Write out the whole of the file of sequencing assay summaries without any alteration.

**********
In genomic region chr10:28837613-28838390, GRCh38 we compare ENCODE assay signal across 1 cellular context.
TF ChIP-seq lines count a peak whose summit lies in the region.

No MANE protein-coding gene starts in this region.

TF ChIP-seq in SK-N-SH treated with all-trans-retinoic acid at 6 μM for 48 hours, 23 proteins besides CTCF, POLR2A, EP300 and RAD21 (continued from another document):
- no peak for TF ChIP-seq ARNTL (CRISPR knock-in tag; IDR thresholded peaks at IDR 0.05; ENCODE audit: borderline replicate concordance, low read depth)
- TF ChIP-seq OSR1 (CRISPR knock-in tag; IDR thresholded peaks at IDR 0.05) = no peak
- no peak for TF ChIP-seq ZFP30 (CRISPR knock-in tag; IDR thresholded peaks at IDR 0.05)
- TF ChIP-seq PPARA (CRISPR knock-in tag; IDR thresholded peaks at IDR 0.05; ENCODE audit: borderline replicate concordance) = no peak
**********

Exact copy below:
In genomic region chr10:28837613-28838390, GRCh38 we compare ENCODE assay signal across 1 cellular context.
TF ChIP-seq lines count a peak whose summit lies in the region.

No MANE protein-coding gene starts in this region.

TF ChIP-seq in SK-N-SH treated with all-trans-retinoic acid at 6 μM for 48 hours, 23 proteins besides CTCF, POLR2A, EP300 and RAD21 (continued from another document):
- no peak for TF ChIP-seq ARNTL (CRISPR knock-in tag; IDR thresholded peaks at IDR 0.05; ENCODE audit: borderline replicate concordance, low read depth)
- TF ChIP-seq OSR1 (CRISPR knock-in tag; IDR thresholded peaks at IDR 0.05) = no peak
- no peak for TF ChIP-seq ZFP30 (CRISPR knock-in tag; IDR thresholded peaks at IDR 0.05)
- TF ChIP-seq PPARA (CRISPR knock-in tag; IDR thresholded peaks at IDR 0.05; ENCODE audit: borderline replicate concordance) = no peak